What do you picture when someone tell you that they are going to the dentist? Most people are familiar with general dentistry, and many have had some experience with orthodontics. However, the dentistry field has many types of subspecialties and specialties!
After graduating from dental school, a dentist may choose to work in any of a number of subspecialties, outside of general dentistry:
Cosmetic dentistry procedures include straightening, brightening, reshaping, and even repairing teeth. Cosmetic dentistry focuses on improving a person’s smile and may include teeth whitening, dental veneers, dental bonding, white fillings, and invisible braces.
Restorative dentistry restores your smile and health after tooth damage and disease. Restorative services will improve the structure, health, and appearance of the teeth and mouth for those suffering from ailments.
Geriatric dentistry is concerned with the oral health of elderly persons, who usually have significant medical problems and are taking multiple medications. Elderly people often experience symptoms of dental decay and gum disorders that differ from symptoms experienced by younger people.
Dental specialists are oral healthcare providers who receive specialized training after dental school, much like a neurologist or cardiologist specializes after medical school. Dental specialties are recognized by the National Commission on Recognition of Dental Specialties and Certifying Boards (NCRDSCB) to protect the public, nurture the art and science of dentistry, and improve the quality of care. Currently, there are twelve dental specialties recognized by NCRDSCB:
Endodontics is the dental specialty that has the critical responsibility of diagnosing, treating, and preventing infections and injuries in the human dental pulp or the nerve of the tooth. A root canal is an example of a procedure performed by an endodontist.
Orthodontics and dentofacial orthopedics is the dental specialty that includes the diagnosis, prevention, interception, and correction of malocclusion (bad bites of the teeth), as well as neuromuscular and skeletal abnormalities of the developing or mature orofacial structures. An orthodontist provides teeth straightening by moving them through the bone structure with the use of braces or other corrective appliances.
Periodontics is the specialty of dentistry that encompasses the prevention, diagnosis, and treatment of soft tissue (gum) diseases of the teeth, as well as the supporting structures (bones) of the teeth, whether they are natural or manmade teeth. A periodontist will treat periodontal disease (gingivitis – inflammation of the gums) and periodontitis (gum and bone disease).
Prosthodontics is the dental specialty pertaining to the diagnosis, treatment, and oral function, associated with missing or deficient teeth and/or oral and maxillofacial tissues using biocompatible substitutes. A prosthodontist will repair natural teeth and replace missing teeth on a larger scale than a general dentist. They will utilize dentures or crowns (caps) as permanent replacements for missing or extracted teeth.
Oral and Maxillofacial Surgery
Oral and maxillofacial surgery is the specialty of dentistry which includes surgical treatment of diseases, injuries, and defects involving both the functional and esthetic aspects of the hard and soft tissues of the oral and maxillofacial region. This would include surgery to the face, mouth, jaw, and may work with patients who have tumors, masses, and cysts within the jaws.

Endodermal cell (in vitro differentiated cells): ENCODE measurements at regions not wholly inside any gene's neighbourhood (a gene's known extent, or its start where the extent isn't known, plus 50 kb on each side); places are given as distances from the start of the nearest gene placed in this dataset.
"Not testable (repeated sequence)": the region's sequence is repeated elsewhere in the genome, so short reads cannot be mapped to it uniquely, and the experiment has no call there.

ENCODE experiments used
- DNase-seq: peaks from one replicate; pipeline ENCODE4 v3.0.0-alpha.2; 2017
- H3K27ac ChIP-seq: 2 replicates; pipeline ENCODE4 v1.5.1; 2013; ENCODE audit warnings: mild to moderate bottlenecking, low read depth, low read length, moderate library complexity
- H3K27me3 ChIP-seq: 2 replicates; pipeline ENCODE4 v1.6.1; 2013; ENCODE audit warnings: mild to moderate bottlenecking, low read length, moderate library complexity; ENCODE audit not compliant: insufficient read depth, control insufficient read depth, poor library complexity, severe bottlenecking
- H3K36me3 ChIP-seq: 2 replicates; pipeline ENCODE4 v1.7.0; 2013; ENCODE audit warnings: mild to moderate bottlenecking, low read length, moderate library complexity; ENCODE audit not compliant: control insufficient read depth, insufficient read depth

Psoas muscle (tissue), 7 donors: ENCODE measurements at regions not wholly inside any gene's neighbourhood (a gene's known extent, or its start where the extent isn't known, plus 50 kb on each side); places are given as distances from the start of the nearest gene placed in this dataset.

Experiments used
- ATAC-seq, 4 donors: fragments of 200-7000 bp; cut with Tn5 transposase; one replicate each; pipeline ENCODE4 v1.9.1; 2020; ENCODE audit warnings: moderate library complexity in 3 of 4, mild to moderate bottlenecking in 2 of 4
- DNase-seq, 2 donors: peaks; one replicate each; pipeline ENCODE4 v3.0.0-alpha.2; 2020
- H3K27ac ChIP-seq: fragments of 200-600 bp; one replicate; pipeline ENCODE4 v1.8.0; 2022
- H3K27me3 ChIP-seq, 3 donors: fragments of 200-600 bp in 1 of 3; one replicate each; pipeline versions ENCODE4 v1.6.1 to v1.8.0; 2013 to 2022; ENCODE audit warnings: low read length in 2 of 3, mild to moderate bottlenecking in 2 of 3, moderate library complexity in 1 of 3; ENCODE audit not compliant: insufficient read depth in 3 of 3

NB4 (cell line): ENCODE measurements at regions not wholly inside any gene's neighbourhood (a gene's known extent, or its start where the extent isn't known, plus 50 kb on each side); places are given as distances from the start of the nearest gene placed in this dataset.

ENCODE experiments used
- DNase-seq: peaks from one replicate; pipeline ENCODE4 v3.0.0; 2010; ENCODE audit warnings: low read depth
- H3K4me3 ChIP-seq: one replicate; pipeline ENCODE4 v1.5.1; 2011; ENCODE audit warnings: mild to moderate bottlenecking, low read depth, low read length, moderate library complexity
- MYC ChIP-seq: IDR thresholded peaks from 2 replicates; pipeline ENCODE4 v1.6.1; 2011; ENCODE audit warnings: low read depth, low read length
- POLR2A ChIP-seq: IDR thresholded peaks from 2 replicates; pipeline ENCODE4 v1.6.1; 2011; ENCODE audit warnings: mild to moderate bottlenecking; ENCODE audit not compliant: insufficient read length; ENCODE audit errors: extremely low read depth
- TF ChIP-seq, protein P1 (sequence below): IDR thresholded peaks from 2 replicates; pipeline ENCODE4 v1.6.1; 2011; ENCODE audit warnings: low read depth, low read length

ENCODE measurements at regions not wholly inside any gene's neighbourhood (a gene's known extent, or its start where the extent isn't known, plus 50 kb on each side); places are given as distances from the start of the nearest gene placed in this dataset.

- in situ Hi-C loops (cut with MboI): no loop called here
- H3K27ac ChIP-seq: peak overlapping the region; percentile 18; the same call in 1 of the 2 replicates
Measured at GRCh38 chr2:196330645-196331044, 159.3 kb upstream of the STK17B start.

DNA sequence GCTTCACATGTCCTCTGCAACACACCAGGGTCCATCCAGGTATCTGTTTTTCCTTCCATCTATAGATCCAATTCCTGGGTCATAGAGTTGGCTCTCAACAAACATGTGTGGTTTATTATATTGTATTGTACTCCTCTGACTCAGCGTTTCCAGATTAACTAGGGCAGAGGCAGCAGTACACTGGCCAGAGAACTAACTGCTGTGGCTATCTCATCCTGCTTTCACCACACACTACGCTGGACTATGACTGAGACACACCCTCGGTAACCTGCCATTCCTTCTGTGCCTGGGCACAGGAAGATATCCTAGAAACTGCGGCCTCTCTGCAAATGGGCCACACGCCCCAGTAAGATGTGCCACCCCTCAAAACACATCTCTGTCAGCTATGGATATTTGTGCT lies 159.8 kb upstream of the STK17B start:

Oral and Maxillofacial Radiology
Oral and maxillofacial radiology is the specialty of dentistry and discipline of radiology concerned with the interpretation of images and data produced by all modalities of radiant energy that are used for the diagnosis and management of diseases, and conditions of the oral and maxillofacial region (face, mouth, and jaws).
Dental anesthesiology is the specialty of dentistry and the discipline of anesthesiology managing pain, anxiety, and overall patient health during dental, oral, maxillofacial, and adjunctive surgical or diagnostic procedures throughout the entire perioperative period. There is a particular emphasis on improving patient safety in dentistry and some pursue research related to all areas of anesthesiology.
Oral and Maxillofacial Pathology
Oral and maxillofacial pathology is the specialty of dentistry and discipline of pathology that deals with the nature, identification, and management of diseases affecting the oral and maxillofacial regions. It is a science that investigates the causes, processes, and effects of these diseases.
Pediatric dentistry or pedodontics is an age-defined specialty that provides both primary and comprehensive preventive and therapeutic oral health care for infants and children through adolescence, including those with special health care needs. This dentist can identify and address the onset of decay, crowding, crookedness, falling teeth, and other oral health problems.
Orofacial Pain (OFP)
Orofacial Pain is the specialty of dentistry that encompasses the diagnosis, management, and treatment of pain disorders of the jaw, mouth, face, head, and neck.
Oral Medicine is the specialty of dentistry responsible for the oral health care of medically complex patients and for the diagnosis and management of medical-related diseases, disorders, and conditions affecting the oral and maxillofacial region.
Dental Public Health (DPH)
Dental public health helps to prevent and control dental diseases and promote dental health through organized community efforts including dental research and dental care.
This Month’s Inspirational Quote:
Don’t be afraid to start over.
This time you’re not starting from scratch, you’re starting from experience.